Easter Cake Pops: Cake Pops Revisited

Cake Pops are my nemesis.  Well, they aren’t exactly, but they are one of those things that looks sooo perfect in the cookbook and is promised to be sooo easy and is actually a very stressful, painful process.  If you are crazy like me, you will continue attempting to make cake pops despite your lack of success.  You will slowly climb the Cake Pop Mt. Everest and finally reach the top!

Maybe.

Today’s stop: Cake Pops for Easter.

Technically you could use this post for tips on any sort of cake popping — it’s the technique that I’m trying to get down.  And I want others to go in knowing what I have now learned through experience.

These were baby chicken cake pops…

Inside: chocolate cake from a mix baked in a Cake Pop Pan.  This is a marvelous invention!  My tip to you is if you have one of these, perhaps don’t fill the little round holes super full because then they come out of the oven looking like little Saturns.

Outside:

-Yellow baking chocolate.  (Melting tip: use a double boiler and keep the water at about 100 degrees, to the point where the water is warm, but cool enough to touch with your bare finger.)

-Yellow and orange tiny rainbow chip sprinkles.  They look like teeney tiny Hershey kisses but colored and candy-coated.  You need two yellow ones per chick for the wings (see either side) and one orange one for the beak.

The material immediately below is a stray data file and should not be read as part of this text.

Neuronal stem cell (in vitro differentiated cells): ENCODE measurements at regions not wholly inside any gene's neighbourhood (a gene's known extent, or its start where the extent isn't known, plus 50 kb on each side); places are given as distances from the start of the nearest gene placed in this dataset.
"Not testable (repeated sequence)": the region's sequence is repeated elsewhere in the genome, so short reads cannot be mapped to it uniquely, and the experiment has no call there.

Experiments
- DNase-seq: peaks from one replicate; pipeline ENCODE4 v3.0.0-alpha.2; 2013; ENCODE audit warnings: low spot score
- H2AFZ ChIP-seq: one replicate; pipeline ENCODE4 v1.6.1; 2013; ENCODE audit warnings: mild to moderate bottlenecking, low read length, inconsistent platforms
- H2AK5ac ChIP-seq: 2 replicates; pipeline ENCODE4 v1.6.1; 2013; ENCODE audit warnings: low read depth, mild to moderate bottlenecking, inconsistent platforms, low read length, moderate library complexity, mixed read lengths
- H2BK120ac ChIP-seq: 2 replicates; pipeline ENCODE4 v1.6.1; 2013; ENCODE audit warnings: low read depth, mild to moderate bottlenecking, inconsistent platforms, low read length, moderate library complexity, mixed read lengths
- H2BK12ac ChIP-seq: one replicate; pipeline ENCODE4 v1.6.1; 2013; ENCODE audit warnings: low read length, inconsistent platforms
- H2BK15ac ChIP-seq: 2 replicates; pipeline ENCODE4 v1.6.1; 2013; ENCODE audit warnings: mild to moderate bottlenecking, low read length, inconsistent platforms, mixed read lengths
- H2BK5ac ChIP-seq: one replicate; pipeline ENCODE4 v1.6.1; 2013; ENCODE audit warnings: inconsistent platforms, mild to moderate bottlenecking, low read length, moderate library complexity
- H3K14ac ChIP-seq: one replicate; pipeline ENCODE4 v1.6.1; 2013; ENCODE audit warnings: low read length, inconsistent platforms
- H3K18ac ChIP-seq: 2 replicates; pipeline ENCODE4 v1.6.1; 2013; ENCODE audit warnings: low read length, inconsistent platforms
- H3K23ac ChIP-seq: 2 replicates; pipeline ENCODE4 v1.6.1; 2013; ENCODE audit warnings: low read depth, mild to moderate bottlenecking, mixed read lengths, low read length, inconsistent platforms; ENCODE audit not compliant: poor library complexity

-Orange sprinkles in the shape of a chicken foot.  Anything sort of star-shaped or even flower-shaped seems to work.

-Edible pen.  Actually bought one this time.  Only it didn’t work.  Going to try a different brand next time. The pen worked for like one chick and then stopped working.  This must be one of the first chickens to receive eyes.  The later chickens have terrifying crazy eyes with either the red pen (zombie-chicken?) or the blue pen gone wild (rabid-chicken?).

TIPS:

-When dipping the cake balls into chocolate, poke the hole in the cake ball first.  Dip the stick in chocolate.  Insert chocolate stick into hole.  Let dry.  Be very gentle with it afterwards, as this form of “gluing” is not very secure.

-When dipping the whole cake ball, don’t dip the whole ball into the bowl of chocolate.  The cake ball will fall off and you will be very sad and without a normal-ish looking chicken.  Rather, have a large, deep plastic spoon full of chocolate in one hand and with the other hand, carefully twirl the cake pop in the chocolate of the spoon while only letting the cake pop sort of graze the chocolate, and not smash against the spoon.  Spoon smashing results in lost cake pop ball again.  We would like to prevent this.

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1 Comment (+add yours?)

  1. Seasonsgirl
    Apr 18, 2012 @ 03:03:03

    Thanks for the tips 🙂

    Reply

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